I was in an accident driving my girlfriend's car, they are seeking damages exceeding coverage will my insurance cover difference
4 attorney answers
As with most questions like this, it depends. Specifically:
1. Auto insurance follows the named Insured Liabilities. So, if you're driving your friend's car and rear-end somebody, your friend's liability insurance may take care of the other vehicle's damages.
2. But what if your friend doesn't carry insurance? Most likely your insurance will step in, but if Ohio requires vehicle owners to carry liability insurance, your carrier will most likely go after your friend for the money they paid to protect you because, by law, your friend should have paid for his own coverage.
3. Does the car belong to a relative? More specifically, a relative in your household? This would likely result in your carrier denying coverage for you because you didn't tell them a relative owns a car that you're driving. How often you drive the car could also affect your carrier's decision.
4. But what if you have full coverage, and you wreck your friend's car that doesn't have full coverage, and you don't normally drive the car? Most likely, your carrier will step in and pay for the damages to your friend's car. Your carrier is "excess," but if no other first-party coverage exists, they'll usually take care of it. See #3, though, because this wouldn't apply to a relatives vehicle.As a general rule, If Coverage is afforded under the vehicle owners policy then it will act as primary coverage. If coverage is not available to the driver through the owners policy then the drivers own auto liability insurance can invoke as first party coverage The drivers auto insurance policy, depending on the policy and broad coverage providing, liability, uninsured motorist and medical portions of your personal auto insurance policy can follow you and provide coverage.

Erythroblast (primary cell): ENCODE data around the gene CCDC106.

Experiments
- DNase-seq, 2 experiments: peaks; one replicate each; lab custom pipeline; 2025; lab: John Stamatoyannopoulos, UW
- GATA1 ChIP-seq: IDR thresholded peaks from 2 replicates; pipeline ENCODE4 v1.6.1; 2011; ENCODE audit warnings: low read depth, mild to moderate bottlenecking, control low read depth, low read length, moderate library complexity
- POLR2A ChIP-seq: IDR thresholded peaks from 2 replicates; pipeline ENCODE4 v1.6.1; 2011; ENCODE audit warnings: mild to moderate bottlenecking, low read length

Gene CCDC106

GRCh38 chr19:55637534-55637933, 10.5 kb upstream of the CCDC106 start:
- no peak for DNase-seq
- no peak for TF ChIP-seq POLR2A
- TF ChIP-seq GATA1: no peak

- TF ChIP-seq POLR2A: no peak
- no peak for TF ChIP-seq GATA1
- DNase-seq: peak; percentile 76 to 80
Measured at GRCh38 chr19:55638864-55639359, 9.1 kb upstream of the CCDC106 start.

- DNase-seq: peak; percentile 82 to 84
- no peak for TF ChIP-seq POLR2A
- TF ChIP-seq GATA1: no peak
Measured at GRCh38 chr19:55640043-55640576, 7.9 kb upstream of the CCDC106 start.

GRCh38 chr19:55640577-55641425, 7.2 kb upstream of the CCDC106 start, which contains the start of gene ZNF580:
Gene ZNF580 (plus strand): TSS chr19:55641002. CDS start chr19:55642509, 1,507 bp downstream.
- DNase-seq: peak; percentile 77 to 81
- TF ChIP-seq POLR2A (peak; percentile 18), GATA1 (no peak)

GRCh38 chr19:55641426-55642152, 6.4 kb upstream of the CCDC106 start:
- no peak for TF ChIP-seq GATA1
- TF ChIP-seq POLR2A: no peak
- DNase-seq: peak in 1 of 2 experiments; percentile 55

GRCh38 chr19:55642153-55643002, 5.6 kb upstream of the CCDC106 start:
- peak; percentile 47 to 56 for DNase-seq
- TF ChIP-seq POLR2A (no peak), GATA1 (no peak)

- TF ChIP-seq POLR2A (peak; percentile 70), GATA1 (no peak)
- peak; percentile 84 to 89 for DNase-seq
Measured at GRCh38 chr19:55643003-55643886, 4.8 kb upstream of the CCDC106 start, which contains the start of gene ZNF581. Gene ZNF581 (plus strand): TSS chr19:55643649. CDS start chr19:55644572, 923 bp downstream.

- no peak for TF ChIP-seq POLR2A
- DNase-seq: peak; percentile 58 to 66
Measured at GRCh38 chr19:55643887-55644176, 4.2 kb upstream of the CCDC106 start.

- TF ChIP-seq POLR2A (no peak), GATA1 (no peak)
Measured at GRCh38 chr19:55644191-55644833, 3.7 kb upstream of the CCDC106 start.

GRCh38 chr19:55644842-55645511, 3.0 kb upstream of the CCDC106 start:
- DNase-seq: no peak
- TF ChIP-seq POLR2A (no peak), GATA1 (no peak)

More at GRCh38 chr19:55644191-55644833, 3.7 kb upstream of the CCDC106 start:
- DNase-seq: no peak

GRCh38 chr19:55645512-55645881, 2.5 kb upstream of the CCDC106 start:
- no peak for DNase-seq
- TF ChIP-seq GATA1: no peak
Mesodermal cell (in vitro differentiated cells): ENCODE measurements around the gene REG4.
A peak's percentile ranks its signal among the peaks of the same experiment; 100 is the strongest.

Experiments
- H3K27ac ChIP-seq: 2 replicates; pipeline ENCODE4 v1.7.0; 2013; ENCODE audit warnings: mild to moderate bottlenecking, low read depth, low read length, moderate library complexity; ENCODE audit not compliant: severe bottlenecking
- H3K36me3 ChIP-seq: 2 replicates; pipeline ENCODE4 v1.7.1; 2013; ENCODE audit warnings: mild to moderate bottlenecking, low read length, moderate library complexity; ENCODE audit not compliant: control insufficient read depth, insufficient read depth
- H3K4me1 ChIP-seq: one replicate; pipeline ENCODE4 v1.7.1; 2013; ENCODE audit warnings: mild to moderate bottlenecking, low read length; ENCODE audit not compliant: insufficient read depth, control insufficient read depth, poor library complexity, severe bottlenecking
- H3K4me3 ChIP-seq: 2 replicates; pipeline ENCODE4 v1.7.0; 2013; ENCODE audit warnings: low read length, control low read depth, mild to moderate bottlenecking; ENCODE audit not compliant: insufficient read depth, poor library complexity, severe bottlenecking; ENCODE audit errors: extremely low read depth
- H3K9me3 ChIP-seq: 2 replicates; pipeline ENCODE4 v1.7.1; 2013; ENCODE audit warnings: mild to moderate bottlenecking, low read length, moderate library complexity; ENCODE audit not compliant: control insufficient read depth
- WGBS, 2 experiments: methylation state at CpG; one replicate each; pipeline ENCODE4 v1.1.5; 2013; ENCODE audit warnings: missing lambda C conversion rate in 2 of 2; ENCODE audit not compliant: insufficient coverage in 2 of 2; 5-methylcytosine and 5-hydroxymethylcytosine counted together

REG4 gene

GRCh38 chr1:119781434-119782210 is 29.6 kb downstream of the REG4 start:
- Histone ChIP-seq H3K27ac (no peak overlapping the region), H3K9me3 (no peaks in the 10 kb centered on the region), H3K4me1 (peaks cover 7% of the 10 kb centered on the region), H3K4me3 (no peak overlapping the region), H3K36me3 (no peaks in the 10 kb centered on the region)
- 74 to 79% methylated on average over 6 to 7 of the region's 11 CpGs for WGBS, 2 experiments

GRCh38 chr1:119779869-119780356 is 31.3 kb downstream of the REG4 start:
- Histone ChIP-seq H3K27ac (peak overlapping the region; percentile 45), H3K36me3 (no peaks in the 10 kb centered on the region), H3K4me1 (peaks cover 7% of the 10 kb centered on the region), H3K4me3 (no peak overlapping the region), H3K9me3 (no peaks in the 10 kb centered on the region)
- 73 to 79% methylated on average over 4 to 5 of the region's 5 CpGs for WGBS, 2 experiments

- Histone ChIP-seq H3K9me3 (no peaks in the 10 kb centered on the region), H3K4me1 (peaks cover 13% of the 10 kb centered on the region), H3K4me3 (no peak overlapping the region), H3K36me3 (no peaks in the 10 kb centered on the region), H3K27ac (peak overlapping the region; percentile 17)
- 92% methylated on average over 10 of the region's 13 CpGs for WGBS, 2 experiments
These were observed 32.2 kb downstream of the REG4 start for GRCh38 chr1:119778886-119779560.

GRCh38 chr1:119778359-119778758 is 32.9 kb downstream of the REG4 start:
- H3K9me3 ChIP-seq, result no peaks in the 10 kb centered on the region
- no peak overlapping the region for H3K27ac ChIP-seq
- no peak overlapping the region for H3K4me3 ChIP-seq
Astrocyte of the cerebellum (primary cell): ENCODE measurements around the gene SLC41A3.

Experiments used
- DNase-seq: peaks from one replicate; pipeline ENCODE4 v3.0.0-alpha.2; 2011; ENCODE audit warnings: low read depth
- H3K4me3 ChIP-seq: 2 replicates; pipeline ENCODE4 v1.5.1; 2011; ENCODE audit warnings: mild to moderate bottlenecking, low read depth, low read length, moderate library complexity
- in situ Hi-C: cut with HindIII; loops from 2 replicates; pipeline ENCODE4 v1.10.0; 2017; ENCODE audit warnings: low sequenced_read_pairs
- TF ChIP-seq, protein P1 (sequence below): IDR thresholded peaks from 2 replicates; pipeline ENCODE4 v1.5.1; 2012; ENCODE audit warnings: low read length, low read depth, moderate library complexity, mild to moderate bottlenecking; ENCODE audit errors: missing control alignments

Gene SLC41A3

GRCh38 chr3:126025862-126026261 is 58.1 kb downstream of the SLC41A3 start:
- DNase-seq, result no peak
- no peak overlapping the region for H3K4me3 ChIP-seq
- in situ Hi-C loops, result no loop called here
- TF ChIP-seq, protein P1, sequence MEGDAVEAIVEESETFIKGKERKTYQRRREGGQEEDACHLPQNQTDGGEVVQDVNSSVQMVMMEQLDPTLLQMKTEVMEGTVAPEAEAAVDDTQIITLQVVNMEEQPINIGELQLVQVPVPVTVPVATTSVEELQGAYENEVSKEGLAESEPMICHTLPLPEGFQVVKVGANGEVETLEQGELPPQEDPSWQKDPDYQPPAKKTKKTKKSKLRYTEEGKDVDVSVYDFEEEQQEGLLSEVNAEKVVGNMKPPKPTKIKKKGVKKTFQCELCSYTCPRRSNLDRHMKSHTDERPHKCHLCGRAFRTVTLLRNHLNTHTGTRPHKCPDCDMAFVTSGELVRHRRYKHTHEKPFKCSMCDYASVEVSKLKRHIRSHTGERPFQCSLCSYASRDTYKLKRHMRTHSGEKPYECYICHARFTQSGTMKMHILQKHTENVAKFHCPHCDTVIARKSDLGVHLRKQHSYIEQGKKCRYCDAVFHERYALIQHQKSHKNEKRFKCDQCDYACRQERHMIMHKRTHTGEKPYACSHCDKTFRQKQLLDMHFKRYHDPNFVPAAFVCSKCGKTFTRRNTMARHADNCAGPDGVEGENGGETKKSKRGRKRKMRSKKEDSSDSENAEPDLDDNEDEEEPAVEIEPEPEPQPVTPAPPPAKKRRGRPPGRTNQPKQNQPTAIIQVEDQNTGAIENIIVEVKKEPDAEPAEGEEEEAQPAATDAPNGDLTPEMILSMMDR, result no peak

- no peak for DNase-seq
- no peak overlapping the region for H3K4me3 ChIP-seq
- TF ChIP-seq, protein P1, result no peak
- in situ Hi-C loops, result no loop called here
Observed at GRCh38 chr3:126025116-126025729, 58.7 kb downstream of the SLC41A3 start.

Your Personal auto Policy will "Not" follow you for operation of a hired business or commercial use vehicle.
If the "personal" use vehicle being driven has adequate active coverage then that policy is customarily treated as primary and any coverage the driver has is secondary or excess in the event damages exceed the limits of the vehicle owner's insurance policy or the event of no coverage for the operator under the owners policy.
If the vehicle owner has purchased a limited form type or a "named driver" policy. though sometimes economic, no coverage at all may be afforded to occasional or permitted drivers.
The degree of coverage beyond the above that may invoke are dependent on various factors such as the reason for driving the other vehicle, loaners, rentals or replacement status vehicles and other local or state regulations.